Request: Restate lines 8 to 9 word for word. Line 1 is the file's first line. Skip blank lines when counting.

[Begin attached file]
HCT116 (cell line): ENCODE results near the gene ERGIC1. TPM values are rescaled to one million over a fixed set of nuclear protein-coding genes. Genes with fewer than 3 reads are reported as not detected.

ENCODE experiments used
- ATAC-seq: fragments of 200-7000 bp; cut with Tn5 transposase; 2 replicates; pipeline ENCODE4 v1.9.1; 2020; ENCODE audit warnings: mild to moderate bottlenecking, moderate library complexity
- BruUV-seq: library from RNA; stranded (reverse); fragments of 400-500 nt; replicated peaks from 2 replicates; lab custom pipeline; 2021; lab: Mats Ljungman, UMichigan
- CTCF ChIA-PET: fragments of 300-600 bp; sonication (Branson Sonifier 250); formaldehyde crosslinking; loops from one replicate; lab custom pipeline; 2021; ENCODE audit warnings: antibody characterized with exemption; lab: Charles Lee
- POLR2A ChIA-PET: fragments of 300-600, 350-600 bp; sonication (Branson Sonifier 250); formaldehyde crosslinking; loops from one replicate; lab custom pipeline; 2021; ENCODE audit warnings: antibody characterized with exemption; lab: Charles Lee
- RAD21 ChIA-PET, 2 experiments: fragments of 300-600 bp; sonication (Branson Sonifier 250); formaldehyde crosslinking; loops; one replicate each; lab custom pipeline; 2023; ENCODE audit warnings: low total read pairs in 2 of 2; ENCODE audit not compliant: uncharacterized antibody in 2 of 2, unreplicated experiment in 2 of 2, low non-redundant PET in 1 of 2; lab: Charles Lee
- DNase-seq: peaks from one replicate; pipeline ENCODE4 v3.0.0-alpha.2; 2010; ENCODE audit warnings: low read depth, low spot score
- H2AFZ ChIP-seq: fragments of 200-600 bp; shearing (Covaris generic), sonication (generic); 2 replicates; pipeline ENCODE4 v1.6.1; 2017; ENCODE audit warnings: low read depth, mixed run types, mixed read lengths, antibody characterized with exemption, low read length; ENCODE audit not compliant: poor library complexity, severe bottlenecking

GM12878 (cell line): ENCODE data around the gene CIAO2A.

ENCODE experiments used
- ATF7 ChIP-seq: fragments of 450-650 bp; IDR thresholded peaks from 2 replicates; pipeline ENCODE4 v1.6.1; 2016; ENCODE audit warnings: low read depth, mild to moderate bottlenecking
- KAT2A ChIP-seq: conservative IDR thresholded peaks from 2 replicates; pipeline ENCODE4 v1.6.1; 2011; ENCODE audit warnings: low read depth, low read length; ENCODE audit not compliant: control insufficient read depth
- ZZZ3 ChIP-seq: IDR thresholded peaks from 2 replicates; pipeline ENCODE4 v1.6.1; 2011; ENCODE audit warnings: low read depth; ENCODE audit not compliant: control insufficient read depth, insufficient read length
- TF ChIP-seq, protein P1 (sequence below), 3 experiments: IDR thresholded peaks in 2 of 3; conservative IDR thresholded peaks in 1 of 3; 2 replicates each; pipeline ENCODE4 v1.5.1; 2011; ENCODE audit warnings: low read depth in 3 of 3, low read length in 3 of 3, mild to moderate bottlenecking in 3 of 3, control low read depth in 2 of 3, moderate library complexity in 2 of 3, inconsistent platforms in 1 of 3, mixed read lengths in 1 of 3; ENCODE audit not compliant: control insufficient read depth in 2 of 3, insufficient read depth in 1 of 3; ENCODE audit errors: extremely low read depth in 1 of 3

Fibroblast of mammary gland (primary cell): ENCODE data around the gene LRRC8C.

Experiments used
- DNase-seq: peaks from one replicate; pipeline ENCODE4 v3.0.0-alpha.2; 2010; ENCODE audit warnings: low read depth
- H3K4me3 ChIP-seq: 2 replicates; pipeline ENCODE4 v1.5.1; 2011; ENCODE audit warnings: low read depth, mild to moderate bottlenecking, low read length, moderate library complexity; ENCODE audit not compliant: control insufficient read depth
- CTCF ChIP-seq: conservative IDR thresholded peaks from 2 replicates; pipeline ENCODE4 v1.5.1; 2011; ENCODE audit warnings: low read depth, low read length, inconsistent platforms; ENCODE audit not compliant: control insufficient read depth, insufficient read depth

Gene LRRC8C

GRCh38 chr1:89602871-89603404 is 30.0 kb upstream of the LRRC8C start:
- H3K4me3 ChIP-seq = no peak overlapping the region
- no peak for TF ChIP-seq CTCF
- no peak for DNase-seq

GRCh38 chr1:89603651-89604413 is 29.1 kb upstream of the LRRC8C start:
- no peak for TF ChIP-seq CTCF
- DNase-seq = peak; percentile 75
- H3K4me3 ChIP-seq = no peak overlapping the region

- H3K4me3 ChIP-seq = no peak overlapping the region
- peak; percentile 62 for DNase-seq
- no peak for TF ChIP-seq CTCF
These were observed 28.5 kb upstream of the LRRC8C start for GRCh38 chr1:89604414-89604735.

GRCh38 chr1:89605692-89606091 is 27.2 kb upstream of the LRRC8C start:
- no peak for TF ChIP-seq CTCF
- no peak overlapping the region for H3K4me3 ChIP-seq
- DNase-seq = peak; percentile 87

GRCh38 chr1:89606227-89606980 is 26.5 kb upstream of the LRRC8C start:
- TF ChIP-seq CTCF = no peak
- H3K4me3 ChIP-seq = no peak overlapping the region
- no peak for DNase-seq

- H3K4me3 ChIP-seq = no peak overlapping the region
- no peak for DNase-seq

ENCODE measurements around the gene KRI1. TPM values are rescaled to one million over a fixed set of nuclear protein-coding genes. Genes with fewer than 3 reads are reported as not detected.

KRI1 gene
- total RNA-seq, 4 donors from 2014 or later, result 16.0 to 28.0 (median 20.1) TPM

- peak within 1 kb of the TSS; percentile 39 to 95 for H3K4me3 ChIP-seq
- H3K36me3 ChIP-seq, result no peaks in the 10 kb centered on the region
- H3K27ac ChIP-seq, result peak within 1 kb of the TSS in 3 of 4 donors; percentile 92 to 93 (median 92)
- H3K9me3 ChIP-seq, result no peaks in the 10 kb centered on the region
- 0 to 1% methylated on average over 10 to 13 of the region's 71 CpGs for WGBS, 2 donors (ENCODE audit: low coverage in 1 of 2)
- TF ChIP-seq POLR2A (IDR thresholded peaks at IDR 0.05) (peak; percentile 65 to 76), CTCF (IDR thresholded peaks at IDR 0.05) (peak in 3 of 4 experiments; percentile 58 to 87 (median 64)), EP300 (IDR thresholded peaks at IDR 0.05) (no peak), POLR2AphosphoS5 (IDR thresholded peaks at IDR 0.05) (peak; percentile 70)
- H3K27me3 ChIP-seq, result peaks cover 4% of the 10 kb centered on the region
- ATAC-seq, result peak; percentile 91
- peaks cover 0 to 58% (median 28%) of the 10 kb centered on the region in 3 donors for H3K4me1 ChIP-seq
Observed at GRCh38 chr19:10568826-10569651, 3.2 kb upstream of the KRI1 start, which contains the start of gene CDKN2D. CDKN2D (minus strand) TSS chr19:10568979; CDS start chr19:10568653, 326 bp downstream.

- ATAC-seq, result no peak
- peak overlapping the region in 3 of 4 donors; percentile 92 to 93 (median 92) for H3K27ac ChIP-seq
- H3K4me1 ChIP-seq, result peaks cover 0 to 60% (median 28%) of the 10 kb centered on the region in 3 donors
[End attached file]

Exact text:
- DNase-seq: peaks from one replicate; pipeline ENCODE4 v3.0.0-alpha.2; 2010; ENCODE audit warnings: low read depth, low spot score
- H2AFZ ChIP-seq: fragments of 200-600 bp; shearing (Covaris generic), sonication (generic); 2 replicates; pipeline ENCODE4 v1.6.1; 2017; ENCODE audit warnings: low read depth, mixed run types, mixed read lengths, antibody characterized with exemption, low read length; ENCODE audit not compliant: poor library complexity, severe bottlenecking